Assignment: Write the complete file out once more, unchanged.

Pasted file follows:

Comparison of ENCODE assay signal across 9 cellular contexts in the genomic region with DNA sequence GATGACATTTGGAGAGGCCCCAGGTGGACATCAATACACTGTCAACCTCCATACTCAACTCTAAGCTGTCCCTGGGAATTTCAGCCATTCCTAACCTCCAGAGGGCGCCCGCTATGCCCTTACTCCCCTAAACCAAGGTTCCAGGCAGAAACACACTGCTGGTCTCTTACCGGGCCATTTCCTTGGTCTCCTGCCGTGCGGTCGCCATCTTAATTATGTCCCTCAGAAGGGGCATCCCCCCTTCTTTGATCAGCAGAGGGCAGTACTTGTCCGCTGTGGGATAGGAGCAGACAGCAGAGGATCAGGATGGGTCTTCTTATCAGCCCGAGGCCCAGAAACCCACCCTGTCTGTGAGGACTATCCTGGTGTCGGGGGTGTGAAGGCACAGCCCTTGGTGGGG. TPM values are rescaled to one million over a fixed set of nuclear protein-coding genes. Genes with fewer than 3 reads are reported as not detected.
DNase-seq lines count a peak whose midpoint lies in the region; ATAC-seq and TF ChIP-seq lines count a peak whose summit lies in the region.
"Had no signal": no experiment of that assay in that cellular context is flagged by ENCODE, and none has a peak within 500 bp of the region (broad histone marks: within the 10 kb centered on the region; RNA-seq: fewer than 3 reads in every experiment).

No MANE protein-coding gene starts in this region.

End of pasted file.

Comparison of ENCODE assay signal across 9 cellular contexts in the genomic region with DNA sequence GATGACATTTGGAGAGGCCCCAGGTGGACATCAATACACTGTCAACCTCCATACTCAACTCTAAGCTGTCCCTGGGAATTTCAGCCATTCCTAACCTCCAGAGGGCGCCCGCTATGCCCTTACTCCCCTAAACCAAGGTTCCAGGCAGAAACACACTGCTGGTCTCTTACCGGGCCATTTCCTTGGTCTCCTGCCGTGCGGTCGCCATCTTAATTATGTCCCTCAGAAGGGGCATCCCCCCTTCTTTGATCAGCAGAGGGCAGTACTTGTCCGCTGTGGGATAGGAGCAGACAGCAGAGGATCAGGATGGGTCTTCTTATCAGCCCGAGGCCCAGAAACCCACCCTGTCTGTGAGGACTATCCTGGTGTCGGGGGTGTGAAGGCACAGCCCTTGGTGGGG. TPM values are rescaled to one million over a fixed set of nuclear protein-coding genes. Genes with fewer than 3 reads are reported as not detected.
DNase-seq lines count a peak whose midpoint lies in the region; ATAC-seq and TF ChIP-seq lines count a peak whose summit lies in the region.
"Had no signal": no experiment of that assay in that cellular context is flagged by ENCODE, and none has a peak within 500 bp of the region (broad histone marks: within the 10 kb centered on the region; RNA-seq: fewer than 3 reads in every experiment).

No MANE protein-coding gene starts in this region.